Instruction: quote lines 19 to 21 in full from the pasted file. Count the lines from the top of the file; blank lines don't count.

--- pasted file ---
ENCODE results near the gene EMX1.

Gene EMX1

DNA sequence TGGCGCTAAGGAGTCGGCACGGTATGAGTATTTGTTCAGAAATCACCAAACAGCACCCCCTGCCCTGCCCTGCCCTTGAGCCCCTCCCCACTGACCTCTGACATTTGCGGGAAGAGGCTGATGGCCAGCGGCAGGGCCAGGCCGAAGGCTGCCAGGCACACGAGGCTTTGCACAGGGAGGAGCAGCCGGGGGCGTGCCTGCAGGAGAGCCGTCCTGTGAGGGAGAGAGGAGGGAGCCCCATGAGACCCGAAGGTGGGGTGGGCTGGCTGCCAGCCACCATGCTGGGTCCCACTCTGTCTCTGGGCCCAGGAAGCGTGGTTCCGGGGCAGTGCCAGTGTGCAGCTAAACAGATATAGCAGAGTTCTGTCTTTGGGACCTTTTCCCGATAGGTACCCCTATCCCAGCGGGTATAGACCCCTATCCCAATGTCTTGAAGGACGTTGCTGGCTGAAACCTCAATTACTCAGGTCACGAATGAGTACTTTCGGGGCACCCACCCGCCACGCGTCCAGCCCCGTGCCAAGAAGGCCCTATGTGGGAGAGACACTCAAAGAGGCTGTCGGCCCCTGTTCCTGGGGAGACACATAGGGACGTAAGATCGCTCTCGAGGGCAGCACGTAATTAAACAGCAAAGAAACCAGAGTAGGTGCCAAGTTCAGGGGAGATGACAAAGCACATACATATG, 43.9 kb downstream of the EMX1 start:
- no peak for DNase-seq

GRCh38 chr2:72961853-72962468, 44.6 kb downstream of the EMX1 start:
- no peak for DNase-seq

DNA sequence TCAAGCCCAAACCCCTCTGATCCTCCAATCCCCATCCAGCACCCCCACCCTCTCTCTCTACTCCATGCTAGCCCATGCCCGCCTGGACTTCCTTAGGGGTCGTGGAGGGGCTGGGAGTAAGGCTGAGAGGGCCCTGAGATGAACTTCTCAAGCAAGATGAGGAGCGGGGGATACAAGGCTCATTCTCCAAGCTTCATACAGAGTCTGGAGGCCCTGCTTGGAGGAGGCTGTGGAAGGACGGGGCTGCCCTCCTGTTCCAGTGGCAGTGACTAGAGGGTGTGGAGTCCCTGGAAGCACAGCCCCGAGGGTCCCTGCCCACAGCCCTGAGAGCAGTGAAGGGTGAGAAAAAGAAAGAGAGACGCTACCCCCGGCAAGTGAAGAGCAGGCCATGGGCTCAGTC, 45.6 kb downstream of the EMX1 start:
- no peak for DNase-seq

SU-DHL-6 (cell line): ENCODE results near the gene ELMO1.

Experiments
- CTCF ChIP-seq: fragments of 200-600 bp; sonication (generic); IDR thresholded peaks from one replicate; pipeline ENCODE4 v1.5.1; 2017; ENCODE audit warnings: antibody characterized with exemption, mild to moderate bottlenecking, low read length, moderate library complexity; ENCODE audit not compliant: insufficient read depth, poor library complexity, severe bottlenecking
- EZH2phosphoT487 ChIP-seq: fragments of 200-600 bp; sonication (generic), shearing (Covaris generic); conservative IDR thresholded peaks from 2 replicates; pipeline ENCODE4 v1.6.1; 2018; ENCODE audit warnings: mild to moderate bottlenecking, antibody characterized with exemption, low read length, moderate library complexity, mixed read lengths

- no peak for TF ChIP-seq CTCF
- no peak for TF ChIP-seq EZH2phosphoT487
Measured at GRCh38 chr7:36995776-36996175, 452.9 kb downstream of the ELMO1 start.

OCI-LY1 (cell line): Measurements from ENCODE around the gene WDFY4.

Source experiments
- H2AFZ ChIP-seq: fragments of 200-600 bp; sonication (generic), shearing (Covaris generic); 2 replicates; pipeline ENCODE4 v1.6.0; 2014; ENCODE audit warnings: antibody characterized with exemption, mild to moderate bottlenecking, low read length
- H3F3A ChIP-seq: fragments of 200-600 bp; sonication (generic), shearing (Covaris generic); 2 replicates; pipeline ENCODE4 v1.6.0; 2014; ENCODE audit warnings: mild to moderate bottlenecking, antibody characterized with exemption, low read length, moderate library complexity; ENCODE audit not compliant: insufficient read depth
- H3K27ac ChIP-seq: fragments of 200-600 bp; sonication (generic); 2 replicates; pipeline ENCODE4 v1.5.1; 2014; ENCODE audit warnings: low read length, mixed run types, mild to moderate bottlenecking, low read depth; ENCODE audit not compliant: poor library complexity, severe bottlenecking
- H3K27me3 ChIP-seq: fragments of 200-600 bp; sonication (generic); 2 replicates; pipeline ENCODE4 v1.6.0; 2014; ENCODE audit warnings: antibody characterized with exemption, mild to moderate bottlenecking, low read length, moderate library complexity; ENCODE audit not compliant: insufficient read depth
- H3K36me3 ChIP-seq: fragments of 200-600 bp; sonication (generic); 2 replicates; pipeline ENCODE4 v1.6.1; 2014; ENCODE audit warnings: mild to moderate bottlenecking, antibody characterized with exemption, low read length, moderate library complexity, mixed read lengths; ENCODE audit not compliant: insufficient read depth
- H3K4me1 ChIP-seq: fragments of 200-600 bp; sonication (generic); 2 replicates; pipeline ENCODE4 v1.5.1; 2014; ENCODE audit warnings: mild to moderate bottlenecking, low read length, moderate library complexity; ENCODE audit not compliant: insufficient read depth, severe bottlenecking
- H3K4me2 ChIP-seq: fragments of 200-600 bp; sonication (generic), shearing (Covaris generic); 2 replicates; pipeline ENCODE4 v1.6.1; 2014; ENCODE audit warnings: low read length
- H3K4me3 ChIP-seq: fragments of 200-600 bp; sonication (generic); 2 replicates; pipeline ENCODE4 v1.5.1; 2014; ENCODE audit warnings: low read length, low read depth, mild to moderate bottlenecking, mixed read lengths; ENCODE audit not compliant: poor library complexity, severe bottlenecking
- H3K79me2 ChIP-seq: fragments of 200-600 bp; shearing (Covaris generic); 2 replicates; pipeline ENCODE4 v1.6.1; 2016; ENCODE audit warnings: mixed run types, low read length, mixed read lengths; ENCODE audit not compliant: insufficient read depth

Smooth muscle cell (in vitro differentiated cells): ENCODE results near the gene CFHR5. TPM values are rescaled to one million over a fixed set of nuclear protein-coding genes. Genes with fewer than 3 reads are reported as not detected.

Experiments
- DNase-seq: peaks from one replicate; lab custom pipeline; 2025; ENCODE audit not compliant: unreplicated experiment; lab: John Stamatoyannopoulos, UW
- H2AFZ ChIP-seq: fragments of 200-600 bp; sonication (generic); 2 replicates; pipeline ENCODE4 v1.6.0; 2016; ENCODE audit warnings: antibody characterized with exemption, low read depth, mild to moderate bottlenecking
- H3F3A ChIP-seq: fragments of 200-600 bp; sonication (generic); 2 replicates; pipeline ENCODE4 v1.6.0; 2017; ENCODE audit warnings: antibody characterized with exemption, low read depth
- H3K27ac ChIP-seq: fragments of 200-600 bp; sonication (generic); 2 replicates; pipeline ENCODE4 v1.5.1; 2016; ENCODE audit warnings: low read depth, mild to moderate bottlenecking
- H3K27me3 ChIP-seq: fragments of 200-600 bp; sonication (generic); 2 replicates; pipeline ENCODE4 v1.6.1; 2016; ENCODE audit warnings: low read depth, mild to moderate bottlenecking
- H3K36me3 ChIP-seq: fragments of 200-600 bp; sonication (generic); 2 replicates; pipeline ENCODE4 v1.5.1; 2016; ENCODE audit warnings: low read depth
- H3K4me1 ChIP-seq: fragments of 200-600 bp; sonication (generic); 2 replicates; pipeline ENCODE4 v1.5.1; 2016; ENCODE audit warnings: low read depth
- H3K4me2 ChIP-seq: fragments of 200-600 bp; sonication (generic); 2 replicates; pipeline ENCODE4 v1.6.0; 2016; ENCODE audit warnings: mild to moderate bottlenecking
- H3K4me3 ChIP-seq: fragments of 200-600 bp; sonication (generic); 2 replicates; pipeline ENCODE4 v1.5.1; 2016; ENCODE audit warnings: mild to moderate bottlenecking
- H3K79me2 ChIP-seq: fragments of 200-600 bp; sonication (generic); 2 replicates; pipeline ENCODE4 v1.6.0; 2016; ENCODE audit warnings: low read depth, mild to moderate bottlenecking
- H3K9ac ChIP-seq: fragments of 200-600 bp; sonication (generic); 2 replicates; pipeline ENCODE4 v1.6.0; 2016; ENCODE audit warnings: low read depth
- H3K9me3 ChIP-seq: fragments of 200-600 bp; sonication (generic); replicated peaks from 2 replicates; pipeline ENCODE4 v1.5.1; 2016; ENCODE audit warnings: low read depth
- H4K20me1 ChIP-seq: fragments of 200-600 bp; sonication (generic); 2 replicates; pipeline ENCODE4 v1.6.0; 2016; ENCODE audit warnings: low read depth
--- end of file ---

- H3F3A ChIP-seq: fragments of 200-600 bp; sonication (generic), shearing (Covaris generic); 2 replicates; pipeline ENCODE4 v1.6.0; 2014; ENCODE audit warnings: mild to moderate bottlenecking, antibody characterized with exemption, low read length, moderate library complexity; ENCODE audit not compliant: insufficient read depth
- H3K27ac ChIP-seq: fragments of 200-600 bp; sonication (generic); 2 replicates; pipeline ENCODE4 v1.5.1; 2014; ENCODE audit warnings: low read length, mixed run types, mild to moderate bottlenecking, low read depth; ENCODE audit not compliant: poor library complexity, severe bottlenecking
- H3K27me3 ChIP-seq: fragments of 200-600 bp; sonication (generic); 2 replicates; pipeline ENCODE4 v1.6.0; 2014; ENCODE audit warnings: antibody characterized with exemption, mild to moderate bottlenecking, low read length, moderate library complexity; ENCODE audit not compliant: insufficient read depth